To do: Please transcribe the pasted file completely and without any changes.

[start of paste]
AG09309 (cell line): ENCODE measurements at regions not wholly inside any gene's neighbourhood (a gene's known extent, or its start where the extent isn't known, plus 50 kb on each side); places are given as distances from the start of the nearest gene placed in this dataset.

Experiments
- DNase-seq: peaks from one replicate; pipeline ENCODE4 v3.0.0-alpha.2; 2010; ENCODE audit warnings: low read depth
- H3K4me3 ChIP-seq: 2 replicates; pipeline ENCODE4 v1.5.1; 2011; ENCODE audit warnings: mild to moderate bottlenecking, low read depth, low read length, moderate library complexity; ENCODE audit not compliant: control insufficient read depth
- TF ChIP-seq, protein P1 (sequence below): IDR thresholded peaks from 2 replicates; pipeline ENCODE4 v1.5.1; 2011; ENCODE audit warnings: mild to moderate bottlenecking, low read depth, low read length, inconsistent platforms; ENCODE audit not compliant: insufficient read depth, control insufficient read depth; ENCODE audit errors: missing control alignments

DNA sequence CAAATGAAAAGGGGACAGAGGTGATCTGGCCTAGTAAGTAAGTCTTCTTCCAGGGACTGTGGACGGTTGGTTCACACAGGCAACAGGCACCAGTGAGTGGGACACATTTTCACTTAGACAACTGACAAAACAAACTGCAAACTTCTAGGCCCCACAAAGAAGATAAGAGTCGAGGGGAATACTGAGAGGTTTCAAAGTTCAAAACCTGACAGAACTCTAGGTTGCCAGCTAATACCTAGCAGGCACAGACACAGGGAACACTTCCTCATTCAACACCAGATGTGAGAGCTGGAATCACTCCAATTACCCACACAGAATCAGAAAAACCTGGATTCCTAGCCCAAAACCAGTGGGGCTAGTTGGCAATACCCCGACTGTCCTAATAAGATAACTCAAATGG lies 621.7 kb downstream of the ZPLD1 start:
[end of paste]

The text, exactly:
AG09309 (cell line): ENCODE measurements at regions not wholly inside any gene's neighbourhood (a gene's known extent, or its start where the extent isn't known, plus 50 kb on each side); places are given as distances from the start of the nearest gene placed in this dataset.

Experiments
- DNase-seq: peaks from one replicate; pipeline ENCODE4 v3.0.0-alpha.2; 2010; ENCODE audit warnings: low read depth
- H3K4me3 ChIP-seq: 2 replicates; pipeline ENCODE4 v1.5.1; 2011; ENCODE audit warnings: mild to moderate bottlenecking, low read depth, low read length, moderate library complexity; ENCODE audit not compliant: control insufficient read depth
- TF ChIP-seq, protein P1 (sequence below): IDR thresholded peaks from 2 replicates; pipeline ENCODE4 v1.5.1; 2011; ENCODE audit warnings: mild to moderate bottlenecking, low read depth, low read length, inconsistent platforms; ENCODE audit not compliant: insufficient read depth, control insufficient read depth; ENCODE audit errors: missing control alignments

DNA sequence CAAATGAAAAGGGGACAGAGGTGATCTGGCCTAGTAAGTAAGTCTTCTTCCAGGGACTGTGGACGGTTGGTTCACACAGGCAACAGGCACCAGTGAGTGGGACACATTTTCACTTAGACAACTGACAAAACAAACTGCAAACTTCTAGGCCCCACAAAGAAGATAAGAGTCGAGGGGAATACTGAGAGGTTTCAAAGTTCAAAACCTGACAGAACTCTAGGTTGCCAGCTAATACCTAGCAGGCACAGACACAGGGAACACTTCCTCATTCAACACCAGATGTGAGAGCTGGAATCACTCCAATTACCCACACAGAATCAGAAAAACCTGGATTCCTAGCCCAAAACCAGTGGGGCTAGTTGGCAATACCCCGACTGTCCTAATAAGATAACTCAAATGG lies 621.7 kb downstream of the ZPLD1 start: